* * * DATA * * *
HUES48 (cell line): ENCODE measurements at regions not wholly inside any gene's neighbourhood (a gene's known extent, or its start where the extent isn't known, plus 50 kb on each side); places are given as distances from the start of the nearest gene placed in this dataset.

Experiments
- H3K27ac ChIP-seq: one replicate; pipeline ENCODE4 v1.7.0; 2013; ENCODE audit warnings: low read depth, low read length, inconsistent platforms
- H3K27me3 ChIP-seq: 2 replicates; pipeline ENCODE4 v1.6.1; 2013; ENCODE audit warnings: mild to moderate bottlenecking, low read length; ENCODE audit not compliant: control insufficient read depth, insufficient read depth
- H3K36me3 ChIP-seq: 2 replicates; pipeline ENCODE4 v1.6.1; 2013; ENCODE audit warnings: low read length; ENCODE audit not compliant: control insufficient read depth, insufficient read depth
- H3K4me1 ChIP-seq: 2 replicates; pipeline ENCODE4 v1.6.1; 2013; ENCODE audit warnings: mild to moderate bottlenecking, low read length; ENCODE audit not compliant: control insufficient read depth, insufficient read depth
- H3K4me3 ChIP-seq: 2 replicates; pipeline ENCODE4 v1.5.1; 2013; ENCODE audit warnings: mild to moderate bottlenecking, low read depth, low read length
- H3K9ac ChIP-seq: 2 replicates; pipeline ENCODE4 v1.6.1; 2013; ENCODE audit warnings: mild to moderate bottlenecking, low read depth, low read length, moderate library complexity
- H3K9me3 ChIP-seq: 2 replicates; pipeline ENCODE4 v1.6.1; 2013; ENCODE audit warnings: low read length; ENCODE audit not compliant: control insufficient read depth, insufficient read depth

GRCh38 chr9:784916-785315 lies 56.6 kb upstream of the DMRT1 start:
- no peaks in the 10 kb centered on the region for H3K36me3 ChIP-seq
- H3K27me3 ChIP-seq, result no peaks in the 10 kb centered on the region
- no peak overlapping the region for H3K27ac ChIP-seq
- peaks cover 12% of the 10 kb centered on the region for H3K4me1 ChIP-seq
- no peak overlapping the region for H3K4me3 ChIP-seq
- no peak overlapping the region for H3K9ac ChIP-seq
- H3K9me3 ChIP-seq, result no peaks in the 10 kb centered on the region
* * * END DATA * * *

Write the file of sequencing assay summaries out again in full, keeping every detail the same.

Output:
HUES48 (cell line): ENCODE measurements at regions not wholly inside any gene's neighbourhood (a gene's known extent, or its start where the extent isn't known, plus 50 kb on each side); places are given as distances from the start of the nearest gene placed in this dataset.

Experiments
- H3K27ac ChIP-seq: one replicate; pipeline ENCODE4 v1.7.0; 2013; ENCODE audit warnings: low read depth, low read length, inconsistent platforms
- H3K27me3 ChIP-seq: 2 replicates; pipeline ENCODE4 v1.6.1; 2013; ENCODE audit warnings: mild to moderate bottlenecking, low read length; ENCODE audit not compliant: control insufficient read depth, insufficient read depth
- H3K36me3 ChIP-seq: 2 replicates; pipeline ENCODE4 v1.6.1; 2013; ENCODE audit warnings: low read length; ENCODE audit not compliant: control insufficient read depth, insufficient read depth
- H3K4me1 ChIP-seq: 2 replicates; pipeline ENCODE4 v1.6.1; 2013; ENCODE audit warnings: mild to moderate bottlenecking, low read length; ENCODE audit not compliant: control insufficient read depth, insufficient read depth
- H3K4me3 ChIP-seq: 2 replicates; pipeline ENCODE4 v1.5.1; 2013; ENCODE audit warnings: mild to moderate bottlenecking, low read depth, low read length
- H3K9ac ChIP-seq: 2 replicates; pipeline ENCODE4 v1.6.1; 2013; ENCODE audit warnings: mild to moderate bottlenecking, low read depth, low read length, moderate library complexity
- H3K9me3 ChIP-seq: 2 replicates; pipeline ENCODE4 v1.6.1; 2013; ENCODE audit warnings: low read length; ENCODE audit not compliant: control insufficient read depth, insufficient read depth

GRCh38 chr9:784916-785315 lies 56.6 kb upstream of the DMRT1 start:
- no peaks in the 10 kb centered on the region for H3K36me3 ChIP-seq
- H3K27me3 ChIP-seq, result no peaks in the 10 kb centered on the region
- no peak overlapping the region for H3K27ac ChIP-seq
- peaks cover 12% of the 10 kb centered on the region for H3K4me1 ChIP-seq
- no peak overlapping the region for H3K4me3 ChIP-seq
- no peak overlapping the region for H3K9ac ChIP-seq
- H3K9me3 ChIP-seq, result no peaks in the 10 kb centered on the region